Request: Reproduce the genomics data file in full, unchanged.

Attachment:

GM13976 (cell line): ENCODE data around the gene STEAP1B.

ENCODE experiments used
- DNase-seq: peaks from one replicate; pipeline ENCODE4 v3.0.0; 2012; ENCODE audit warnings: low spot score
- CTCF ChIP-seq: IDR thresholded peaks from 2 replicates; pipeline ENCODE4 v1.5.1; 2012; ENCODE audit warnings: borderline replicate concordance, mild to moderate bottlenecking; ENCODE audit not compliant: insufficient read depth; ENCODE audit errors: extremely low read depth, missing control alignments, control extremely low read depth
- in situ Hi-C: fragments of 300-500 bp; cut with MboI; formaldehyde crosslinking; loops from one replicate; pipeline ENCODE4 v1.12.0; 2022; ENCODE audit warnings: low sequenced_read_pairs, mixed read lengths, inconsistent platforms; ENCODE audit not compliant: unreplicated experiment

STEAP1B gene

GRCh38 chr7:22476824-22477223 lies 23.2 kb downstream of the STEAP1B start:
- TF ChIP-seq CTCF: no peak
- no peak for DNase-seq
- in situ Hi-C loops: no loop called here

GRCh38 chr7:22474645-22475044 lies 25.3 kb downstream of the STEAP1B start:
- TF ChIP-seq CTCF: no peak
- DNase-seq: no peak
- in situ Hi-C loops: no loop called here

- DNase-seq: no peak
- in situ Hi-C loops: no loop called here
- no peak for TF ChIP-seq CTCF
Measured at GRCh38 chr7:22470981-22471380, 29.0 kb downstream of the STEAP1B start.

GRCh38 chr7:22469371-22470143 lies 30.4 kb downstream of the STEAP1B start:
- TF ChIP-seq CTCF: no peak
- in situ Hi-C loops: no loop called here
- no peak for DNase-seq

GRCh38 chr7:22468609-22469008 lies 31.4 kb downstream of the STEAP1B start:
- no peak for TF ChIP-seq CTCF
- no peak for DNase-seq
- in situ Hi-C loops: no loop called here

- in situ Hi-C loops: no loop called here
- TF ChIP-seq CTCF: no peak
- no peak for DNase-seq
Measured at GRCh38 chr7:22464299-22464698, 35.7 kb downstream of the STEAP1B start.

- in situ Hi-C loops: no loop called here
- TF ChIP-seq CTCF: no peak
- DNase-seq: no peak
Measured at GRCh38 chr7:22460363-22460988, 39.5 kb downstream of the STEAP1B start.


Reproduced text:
GM13976 (cell line): ENCODE data around the gene STEAP1B.

ENCODE experiments used
- DNase-seq: peaks from one replicate; pipeline ENCODE4 v3.0.0; 2012; ENCODE audit warnings: low spot score
- CTCF ChIP-seq: IDR thresholded peaks from 2 replicates; pipeline ENCODE4 v1.5.1; 2012; ENCODE audit warnings: borderline replicate concordance, mild to moderate bottlenecking; ENCODE audit not compliant: insufficient read depth; ENCODE audit errors: extremely low read depth, missing control alignments, control extremely low read depth
- in situ Hi-C: fragments of 300-500 bp; cut with MboI; formaldehyde crosslinking; loops from one replicate; pipeline ENCODE4 v1.12.0; 2022; ENCODE audit warnings: low sequenced_read_pairs, mixed read lengths, inconsistent platforms; ENCODE audit not compliant: unreplicated experiment

STEAP1B gene

GRCh38 chr7:22476824-22477223 lies 23.2 kb downstream of the STEAP1B start:
- TF ChIP-seq CTCF: no peak
- no peak for DNase-seq
- in situ Hi-C loops: no loop called here

GRCh38 chr7:22474645-22475044 lies 25.3 kb downstream of the STEAP1B start:
- TF ChIP-seq CTCF: no peak
- DNase-seq: no peak
- in situ Hi-C loops: no loop called here

- DNase-seq: no peak
- in situ Hi-C loops: no loop called here
- no peak for TF ChIP-seq CTCF
Measured at GRCh38 chr7:22470981-22471380, 29.0 kb downstream of the STEAP1B start.

GRCh38 chr7:22469371-22470143 lies 30.4 kb downstream of the STEAP1B start:
- TF ChIP-seq CTCF: no peak
- in situ Hi-C loops: no loop called here
- no peak for DNase-seq

GRCh38 chr7:22468609-22469008 lies 31.4 kb downstream of the STEAP1B start:
- no peak for TF ChIP-seq CTCF
- no peak for DNase-seq
- in situ Hi-C loops: no loop called here

- in situ Hi-C loops: no loop called here
- TF ChIP-seq CTCF: no peak
- no peak for DNase-seq
Measured at GRCh38 chr7:22464299-22464698, 35.7 kb downstream of the STEAP1B start.

- in situ Hi-C loops: no loop called here
- TF ChIP-seq CTCF: no peak
- DNase-seq: no peak
Measured at GRCh38 chr7:22460363-22460988, 39.5 kb downstream of the STEAP1B start.